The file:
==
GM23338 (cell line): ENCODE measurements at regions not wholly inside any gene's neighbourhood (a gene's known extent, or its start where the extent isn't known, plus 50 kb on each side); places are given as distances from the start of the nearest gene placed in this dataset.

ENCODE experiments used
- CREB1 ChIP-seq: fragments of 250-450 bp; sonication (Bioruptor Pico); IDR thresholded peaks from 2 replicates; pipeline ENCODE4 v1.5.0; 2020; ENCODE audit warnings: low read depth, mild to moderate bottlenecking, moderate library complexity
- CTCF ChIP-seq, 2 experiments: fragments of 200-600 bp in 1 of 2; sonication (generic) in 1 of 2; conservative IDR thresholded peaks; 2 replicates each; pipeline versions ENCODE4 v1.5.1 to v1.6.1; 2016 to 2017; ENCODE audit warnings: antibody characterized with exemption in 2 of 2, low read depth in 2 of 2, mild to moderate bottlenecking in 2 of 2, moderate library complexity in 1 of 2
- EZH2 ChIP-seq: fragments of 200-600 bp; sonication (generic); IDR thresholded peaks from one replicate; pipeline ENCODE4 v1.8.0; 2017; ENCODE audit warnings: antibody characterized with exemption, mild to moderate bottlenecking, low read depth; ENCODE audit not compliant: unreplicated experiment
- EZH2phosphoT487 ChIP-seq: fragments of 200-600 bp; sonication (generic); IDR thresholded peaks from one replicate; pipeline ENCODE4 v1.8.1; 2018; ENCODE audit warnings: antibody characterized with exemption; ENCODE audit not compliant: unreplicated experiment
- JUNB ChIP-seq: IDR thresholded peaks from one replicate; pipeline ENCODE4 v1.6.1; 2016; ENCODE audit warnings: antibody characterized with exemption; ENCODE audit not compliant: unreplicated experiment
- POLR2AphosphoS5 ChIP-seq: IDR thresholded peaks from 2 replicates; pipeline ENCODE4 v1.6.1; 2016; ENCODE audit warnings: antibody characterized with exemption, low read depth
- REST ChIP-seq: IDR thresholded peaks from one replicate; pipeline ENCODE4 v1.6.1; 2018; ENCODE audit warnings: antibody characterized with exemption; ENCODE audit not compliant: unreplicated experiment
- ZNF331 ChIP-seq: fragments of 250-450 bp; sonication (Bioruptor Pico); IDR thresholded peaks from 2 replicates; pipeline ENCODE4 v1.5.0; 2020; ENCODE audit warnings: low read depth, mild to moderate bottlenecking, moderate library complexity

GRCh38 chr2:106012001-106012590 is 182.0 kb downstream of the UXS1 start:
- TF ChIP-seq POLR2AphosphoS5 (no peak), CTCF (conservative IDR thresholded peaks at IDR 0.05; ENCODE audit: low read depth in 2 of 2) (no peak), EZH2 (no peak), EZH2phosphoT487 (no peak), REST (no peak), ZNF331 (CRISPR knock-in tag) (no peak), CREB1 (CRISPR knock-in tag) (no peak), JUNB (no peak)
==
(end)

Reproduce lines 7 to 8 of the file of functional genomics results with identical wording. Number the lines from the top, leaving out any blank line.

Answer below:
- JUNB ChIP-seq: IDR thresholded peaks from one replicate; pipeline ENCODE4 v1.6.1; 2016; ENCODE audit warnings: antibody characterized with exemption; ENCODE audit not compliant: unreplicated experiment
- POLR2AphosphoS5 ChIP-seq: IDR thresholded peaks from 2 replicates; pipeline ENCODE4 v1.6.1; 2016; ENCODE audit warnings: antibody characterized with exemption, low read depth